So, by now you know that the Sony Reader PRS-T2 comes packed with a lot of nifty features. That's all well and good, but it doesn't matter much if you have a device that isn't comfortable in use. Thankfully, the Reader PRS-T2 succeeds there as well, and it's lightweight design (the Reader PRS-T2 comes in at just under 6 ounces) makes it very easy to hold. That's true even for someone like me, who has hands that may as well belong to Hagrid or Andre the Giant. The only problem is that the PRS-T2's lightweight design also makes it feel a bit fragile. It's definitely sleek and minimalistic (no ugly full keyboards here), but it also demands that you treat it gently. Naturally, I'm not going to start hurling it across the room to test its durability, but it's safe to say that exercising a little extra caution when transporting it isn't a bad idea, especially with that 6-inch screen taking up most of the front.

It's easy to fall for the Reader PRS-T2 – that much is definitely true. However, with that being said, we've already seen most of these features on other eReaders. There's no question that the Sony Reader PRS-T2 is a solid eReader, but that unfortunately doesn't help with the feeling that it's a little late to the party. Sony is to be commended for releasing a feature-rich eReader like the one I've been enjoying recently, but I wish it had done so sooner. It comes with something of a steep price tag too – $130. Of course, it's important to remember that the price of this Reader isn't subsidized with ads, but I still feel like the price is a little too high for what you're ultimately getting. If Sony would bring the price down a little bit, it would do a lot to make the Reader PRS-T2 a hit with the eReader fanatics of the world.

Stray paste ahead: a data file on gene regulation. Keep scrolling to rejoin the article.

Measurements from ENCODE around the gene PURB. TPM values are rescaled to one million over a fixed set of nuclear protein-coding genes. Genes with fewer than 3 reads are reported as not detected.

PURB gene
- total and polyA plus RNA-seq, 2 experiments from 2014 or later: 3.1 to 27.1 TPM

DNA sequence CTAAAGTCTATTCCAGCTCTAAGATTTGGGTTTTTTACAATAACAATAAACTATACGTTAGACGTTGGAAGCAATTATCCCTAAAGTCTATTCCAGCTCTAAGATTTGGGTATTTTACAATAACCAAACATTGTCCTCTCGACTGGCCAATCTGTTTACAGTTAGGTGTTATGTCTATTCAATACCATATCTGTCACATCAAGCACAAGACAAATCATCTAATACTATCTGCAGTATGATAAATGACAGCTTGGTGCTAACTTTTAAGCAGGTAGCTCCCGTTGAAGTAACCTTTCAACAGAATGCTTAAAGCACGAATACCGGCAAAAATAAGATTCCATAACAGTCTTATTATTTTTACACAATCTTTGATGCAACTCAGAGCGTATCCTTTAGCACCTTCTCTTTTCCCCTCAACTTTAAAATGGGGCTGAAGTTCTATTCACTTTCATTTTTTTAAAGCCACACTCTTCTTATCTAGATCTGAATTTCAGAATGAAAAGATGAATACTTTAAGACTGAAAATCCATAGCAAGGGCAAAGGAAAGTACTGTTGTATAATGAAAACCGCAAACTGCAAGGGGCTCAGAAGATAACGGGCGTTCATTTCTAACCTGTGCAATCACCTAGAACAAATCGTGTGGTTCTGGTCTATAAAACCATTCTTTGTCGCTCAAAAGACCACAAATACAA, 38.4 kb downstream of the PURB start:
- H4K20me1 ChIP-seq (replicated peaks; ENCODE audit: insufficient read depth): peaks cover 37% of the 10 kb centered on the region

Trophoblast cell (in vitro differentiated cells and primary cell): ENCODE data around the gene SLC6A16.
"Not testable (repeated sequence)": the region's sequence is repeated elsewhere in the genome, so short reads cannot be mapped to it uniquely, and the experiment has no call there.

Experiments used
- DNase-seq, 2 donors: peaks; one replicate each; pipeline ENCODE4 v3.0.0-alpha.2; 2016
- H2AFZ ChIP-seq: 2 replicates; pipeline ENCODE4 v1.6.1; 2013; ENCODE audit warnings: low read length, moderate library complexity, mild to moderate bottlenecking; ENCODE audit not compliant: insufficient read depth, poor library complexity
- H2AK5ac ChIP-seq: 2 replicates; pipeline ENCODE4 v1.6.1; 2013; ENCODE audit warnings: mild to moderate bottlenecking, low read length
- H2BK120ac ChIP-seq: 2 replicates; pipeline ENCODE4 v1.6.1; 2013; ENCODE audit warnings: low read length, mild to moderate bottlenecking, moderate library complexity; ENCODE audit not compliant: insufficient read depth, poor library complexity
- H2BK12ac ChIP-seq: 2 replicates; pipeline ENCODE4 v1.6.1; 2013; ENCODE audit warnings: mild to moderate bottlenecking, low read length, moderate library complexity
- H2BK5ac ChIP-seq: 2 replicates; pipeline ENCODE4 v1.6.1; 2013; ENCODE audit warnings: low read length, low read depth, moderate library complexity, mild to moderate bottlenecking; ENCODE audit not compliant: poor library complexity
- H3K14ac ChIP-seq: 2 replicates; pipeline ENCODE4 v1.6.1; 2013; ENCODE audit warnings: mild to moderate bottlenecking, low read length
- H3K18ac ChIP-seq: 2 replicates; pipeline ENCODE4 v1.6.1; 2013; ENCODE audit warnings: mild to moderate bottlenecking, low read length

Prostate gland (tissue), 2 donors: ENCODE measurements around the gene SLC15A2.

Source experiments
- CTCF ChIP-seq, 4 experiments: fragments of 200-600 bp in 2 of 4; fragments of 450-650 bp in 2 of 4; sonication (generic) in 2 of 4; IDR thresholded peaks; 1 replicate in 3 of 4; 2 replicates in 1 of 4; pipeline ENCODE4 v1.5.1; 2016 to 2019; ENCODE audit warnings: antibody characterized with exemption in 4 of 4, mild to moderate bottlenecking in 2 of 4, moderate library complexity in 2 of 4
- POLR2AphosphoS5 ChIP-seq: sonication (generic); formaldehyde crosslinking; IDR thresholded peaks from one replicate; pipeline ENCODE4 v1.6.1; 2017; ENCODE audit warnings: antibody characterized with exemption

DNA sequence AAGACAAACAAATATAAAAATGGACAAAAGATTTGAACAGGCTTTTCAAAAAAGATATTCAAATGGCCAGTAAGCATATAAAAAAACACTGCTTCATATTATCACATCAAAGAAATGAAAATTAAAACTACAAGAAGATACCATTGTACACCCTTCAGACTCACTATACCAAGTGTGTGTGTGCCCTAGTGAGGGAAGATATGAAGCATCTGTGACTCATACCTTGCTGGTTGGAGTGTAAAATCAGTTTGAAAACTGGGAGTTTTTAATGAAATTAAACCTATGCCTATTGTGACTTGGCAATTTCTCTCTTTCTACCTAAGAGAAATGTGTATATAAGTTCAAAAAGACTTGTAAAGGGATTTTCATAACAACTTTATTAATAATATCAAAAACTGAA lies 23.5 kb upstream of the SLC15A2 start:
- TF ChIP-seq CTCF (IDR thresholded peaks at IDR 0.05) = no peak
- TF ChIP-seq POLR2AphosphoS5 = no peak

Still, aside from the price, there's a lot to like about the device. I certainly have no major qualms with it, and in fact I really enjoyed the time I spent with it. If you can get over the price and don't mind the fact that you won't have a backlight at your disposal, then I'm sure you'll be satisfied with the Reader PRS-T2. It comes packed with a lot of extra features and is easy to use – making it a good idea for those who are new to the eReader scene – and it's a good looking device to boot, so if you're in the market for a new eReader, definitely give the PRS-T2 a look before you make your decision.